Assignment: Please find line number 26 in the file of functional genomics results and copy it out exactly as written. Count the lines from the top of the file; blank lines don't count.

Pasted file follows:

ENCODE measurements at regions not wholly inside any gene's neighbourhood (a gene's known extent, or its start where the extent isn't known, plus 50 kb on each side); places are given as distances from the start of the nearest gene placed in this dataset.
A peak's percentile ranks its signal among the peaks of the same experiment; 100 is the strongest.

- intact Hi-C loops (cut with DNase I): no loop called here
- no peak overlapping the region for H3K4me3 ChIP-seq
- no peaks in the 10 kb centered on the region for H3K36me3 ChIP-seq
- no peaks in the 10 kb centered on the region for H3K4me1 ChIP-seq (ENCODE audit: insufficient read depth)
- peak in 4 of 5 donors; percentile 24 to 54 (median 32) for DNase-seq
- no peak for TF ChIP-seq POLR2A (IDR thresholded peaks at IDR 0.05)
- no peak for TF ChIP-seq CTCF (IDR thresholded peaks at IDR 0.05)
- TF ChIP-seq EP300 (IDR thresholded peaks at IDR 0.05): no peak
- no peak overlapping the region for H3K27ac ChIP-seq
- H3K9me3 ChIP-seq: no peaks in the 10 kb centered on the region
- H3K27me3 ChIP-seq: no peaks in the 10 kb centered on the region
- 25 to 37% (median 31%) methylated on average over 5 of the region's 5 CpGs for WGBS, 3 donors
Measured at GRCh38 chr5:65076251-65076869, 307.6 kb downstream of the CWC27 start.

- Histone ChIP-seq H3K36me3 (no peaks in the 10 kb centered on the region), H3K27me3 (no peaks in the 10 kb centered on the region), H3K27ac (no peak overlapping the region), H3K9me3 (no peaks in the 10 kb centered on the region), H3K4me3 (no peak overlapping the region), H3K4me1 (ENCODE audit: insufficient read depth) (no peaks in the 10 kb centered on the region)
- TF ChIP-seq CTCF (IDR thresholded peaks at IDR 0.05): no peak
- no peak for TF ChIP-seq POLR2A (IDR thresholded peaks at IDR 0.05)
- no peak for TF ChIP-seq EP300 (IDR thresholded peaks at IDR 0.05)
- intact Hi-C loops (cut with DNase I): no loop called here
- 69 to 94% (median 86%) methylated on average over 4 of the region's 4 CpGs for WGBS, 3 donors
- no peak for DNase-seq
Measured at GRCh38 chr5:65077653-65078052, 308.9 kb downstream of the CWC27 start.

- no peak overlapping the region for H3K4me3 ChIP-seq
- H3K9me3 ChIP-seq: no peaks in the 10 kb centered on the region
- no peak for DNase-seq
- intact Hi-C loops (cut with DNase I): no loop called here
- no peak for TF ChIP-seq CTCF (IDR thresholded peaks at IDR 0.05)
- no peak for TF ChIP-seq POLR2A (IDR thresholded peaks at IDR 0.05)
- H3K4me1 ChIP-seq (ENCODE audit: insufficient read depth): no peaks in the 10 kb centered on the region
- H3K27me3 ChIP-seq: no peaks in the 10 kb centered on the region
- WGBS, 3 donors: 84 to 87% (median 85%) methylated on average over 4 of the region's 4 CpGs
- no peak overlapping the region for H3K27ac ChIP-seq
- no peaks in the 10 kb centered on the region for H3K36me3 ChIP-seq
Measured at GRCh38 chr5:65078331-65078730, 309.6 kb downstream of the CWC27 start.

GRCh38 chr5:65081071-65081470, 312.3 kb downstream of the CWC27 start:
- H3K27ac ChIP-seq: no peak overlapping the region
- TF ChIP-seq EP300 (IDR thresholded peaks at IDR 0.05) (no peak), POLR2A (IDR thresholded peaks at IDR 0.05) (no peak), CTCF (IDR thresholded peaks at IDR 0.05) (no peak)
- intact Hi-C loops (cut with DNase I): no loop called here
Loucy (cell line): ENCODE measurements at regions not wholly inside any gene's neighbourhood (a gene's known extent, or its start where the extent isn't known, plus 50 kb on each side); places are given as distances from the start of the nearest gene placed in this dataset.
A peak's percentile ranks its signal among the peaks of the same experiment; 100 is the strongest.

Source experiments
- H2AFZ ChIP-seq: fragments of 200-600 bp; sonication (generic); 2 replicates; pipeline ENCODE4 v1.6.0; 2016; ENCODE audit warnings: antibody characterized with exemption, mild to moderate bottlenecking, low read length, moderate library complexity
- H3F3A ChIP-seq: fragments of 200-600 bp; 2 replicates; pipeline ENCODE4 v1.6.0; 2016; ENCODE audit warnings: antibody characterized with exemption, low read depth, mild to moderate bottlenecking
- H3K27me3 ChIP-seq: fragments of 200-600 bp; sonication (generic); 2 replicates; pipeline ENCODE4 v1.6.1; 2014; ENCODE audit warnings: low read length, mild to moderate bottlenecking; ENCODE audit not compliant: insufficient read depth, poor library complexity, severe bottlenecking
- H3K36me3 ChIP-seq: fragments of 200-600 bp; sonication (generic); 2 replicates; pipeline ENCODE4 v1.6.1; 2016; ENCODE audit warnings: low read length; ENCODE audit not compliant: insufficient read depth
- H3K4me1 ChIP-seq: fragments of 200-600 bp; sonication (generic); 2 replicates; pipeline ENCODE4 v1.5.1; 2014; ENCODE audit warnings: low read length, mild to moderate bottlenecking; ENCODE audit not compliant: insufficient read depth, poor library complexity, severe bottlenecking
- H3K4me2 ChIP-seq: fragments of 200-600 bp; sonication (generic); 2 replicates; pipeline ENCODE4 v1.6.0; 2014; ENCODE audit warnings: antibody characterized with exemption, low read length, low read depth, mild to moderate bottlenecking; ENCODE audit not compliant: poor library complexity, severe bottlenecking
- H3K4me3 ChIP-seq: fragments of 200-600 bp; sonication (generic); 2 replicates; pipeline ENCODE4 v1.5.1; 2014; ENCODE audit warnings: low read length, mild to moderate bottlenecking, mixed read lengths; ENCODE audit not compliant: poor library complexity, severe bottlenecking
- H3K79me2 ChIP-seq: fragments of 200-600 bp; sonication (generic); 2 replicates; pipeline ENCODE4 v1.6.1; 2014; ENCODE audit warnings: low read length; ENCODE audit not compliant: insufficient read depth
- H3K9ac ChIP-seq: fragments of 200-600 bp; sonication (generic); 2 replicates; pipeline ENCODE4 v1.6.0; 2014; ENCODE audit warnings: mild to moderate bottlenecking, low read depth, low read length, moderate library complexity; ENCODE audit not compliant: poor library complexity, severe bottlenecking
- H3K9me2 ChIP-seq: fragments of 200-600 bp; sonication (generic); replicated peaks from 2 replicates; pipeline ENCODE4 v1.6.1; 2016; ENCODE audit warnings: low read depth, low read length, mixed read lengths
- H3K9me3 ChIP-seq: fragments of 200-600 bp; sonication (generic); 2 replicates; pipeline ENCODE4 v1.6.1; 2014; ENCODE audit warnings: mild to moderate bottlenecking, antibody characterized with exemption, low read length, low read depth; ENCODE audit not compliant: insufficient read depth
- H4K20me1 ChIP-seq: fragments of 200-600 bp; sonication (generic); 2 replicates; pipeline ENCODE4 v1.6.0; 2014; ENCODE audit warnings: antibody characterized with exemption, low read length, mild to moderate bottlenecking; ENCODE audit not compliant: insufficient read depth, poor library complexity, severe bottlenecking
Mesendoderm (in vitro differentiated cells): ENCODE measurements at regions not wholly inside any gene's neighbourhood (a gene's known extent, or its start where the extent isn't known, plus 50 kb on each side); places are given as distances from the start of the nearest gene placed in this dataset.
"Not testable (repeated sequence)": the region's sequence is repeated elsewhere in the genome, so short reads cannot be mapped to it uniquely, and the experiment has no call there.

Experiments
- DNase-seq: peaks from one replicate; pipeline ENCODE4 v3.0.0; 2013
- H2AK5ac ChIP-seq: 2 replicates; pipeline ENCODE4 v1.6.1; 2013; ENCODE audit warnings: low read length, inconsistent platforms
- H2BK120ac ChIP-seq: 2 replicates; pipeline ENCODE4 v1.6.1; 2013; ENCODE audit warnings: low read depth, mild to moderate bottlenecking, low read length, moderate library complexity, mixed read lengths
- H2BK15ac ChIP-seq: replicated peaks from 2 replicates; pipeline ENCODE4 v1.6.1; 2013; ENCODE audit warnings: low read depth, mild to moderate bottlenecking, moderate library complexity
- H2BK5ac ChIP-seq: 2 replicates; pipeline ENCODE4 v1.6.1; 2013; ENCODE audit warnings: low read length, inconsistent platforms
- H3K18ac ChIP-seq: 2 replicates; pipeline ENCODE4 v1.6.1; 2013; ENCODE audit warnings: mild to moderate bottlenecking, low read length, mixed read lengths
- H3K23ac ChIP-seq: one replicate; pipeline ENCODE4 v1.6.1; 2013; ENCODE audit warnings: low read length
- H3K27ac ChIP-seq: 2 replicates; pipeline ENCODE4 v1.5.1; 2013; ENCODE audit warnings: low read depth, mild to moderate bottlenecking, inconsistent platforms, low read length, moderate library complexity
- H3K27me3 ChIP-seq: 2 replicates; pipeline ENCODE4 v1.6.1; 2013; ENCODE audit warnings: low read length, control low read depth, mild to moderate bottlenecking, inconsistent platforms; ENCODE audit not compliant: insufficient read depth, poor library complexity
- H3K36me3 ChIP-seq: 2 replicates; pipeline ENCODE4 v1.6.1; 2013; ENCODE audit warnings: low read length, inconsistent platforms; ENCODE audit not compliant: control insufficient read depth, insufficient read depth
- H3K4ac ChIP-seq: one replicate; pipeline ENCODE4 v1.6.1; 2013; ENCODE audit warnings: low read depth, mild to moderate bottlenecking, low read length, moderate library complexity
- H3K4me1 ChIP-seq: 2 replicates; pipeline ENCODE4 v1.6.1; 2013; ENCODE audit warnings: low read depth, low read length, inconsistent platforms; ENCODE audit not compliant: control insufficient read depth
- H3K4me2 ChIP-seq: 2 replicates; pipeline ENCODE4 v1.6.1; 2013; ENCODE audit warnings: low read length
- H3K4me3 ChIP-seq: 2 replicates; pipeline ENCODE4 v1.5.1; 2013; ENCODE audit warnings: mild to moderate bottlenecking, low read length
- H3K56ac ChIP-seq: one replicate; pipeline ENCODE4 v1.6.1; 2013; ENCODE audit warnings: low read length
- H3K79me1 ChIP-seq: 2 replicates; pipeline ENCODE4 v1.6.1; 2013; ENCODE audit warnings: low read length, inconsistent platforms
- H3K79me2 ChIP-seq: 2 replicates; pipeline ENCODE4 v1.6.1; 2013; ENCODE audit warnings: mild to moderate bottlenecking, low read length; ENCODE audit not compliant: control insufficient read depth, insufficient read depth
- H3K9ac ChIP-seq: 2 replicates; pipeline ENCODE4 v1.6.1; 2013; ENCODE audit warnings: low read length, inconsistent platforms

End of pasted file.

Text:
- no peak for DNase-seq